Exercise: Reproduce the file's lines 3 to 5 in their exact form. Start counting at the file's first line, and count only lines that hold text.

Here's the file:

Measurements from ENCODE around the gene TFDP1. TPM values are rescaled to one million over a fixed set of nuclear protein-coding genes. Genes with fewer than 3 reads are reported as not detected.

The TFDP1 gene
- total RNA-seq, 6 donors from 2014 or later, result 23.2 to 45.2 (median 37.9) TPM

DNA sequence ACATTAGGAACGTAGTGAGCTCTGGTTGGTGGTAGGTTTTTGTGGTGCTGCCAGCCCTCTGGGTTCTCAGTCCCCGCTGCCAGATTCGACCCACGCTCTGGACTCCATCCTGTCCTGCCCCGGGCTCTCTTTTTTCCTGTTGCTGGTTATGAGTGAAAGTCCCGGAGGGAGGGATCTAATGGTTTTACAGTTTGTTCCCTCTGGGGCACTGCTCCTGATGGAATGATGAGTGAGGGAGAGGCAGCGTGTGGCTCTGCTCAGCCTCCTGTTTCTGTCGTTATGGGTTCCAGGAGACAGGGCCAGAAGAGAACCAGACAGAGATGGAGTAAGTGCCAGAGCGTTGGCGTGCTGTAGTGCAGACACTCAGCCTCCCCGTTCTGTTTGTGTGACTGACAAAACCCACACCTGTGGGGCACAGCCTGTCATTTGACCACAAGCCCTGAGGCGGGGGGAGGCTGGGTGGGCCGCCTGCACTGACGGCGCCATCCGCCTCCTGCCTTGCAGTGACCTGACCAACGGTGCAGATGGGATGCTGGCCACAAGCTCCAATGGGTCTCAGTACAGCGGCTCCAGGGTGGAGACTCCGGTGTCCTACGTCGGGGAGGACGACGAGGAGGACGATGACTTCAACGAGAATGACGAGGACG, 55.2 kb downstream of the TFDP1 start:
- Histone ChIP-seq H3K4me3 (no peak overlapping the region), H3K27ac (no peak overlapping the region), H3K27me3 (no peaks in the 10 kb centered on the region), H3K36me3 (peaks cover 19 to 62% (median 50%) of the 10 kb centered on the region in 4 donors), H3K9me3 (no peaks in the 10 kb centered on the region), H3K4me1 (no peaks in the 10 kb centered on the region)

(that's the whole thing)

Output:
- total RNA-seq, 6 donors from 2014 or later, result 23.2 to 45.2 (median 37.9) TPM

DNA sequence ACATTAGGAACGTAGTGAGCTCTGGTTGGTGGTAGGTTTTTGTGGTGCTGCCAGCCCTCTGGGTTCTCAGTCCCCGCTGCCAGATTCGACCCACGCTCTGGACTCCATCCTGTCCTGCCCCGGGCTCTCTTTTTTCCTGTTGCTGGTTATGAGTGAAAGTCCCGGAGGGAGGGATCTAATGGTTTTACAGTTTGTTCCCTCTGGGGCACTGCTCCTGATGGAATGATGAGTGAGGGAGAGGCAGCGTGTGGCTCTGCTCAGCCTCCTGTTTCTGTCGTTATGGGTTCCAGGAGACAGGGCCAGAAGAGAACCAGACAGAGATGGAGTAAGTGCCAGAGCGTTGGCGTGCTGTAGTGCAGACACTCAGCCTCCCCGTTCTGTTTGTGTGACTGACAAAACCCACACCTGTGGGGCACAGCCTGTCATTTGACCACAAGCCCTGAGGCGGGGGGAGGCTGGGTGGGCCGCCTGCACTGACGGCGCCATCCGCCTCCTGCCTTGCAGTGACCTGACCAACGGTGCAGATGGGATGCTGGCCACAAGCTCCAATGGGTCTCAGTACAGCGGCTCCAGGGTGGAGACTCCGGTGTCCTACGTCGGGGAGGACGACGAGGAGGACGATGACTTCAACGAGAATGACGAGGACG, 55.2 kb downstream of the TFDP1 start:
- Histone ChIP-seq H3K4me3 (no peak overlapping the region), H3K27ac (no peak overlapping the region), H3K27me3 (no peaks in the 10 kb centered on the region), H3K36me3 (peaks cover 19 to 62% (median 50%) of the 10 kb centered on the region in 4 donors), H3K9me3 (no peaks in the 10 kb centered on the region), H3K4me1 (no peaks in the 10 kb centered on the region)